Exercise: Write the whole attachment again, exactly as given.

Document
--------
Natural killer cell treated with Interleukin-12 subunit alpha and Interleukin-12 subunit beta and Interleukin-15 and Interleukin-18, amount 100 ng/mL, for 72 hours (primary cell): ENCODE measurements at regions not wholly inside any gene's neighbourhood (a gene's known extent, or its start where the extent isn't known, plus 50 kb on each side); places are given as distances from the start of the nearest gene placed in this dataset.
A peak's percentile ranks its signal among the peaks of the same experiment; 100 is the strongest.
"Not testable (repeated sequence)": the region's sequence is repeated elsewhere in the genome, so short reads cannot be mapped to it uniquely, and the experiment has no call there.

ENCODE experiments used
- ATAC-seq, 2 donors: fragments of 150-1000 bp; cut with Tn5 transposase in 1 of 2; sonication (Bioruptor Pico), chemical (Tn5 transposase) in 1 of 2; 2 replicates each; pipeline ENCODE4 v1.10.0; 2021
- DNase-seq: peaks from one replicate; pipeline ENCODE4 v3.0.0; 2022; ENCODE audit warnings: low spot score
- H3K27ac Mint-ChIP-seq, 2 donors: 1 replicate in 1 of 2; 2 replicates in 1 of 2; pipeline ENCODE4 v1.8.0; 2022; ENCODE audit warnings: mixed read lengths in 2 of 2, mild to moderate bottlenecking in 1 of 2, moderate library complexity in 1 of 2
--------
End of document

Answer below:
Natural killer cell treated with Interleukin-12 subunit alpha and Interleukin-12 subunit beta and Interleukin-15 and Interleukin-18, amount 100 ng/mL, for 72 hours (primary cell): ENCODE measurements at regions not wholly inside any gene's neighbourhood (a gene's known extent, or its start where the extent isn't known, plus 50 kb on each side); places are given as distances from the start of the nearest gene placed in this dataset.
A peak's percentile ranks its signal among the peaks of the same experiment; 100 is the strongest.
"Not testable (repeated sequence)": the region's sequence is repeated elsewhere in the genome, so short reads cannot be mapped to it uniquely, and the experiment has no call there.

ENCODE experiments used
- ATAC-seq, 2 donors: fragments of 150-1000 bp; cut with Tn5 transposase in 1 of 2; sonication (Bioruptor Pico), chemical (Tn5 transposase) in 1 of 2; 2 replicates each; pipeline ENCODE4 v1.10.0; 2021
- DNase-seq: peaks from one replicate; pipeline ENCODE4 v3.0.0; 2022; ENCODE audit warnings: low spot score
- H3K27ac Mint-ChIP-seq, 2 donors: 1 replicate in 1 of 2; 2 replicates in 1 of 2; pipeline ENCODE4 v1.8.0; 2022; ENCODE audit warnings: mixed read lengths in 2 of 2, mild to moderate bottlenecking in 1 of 2, moderate library complexity in 1 of 2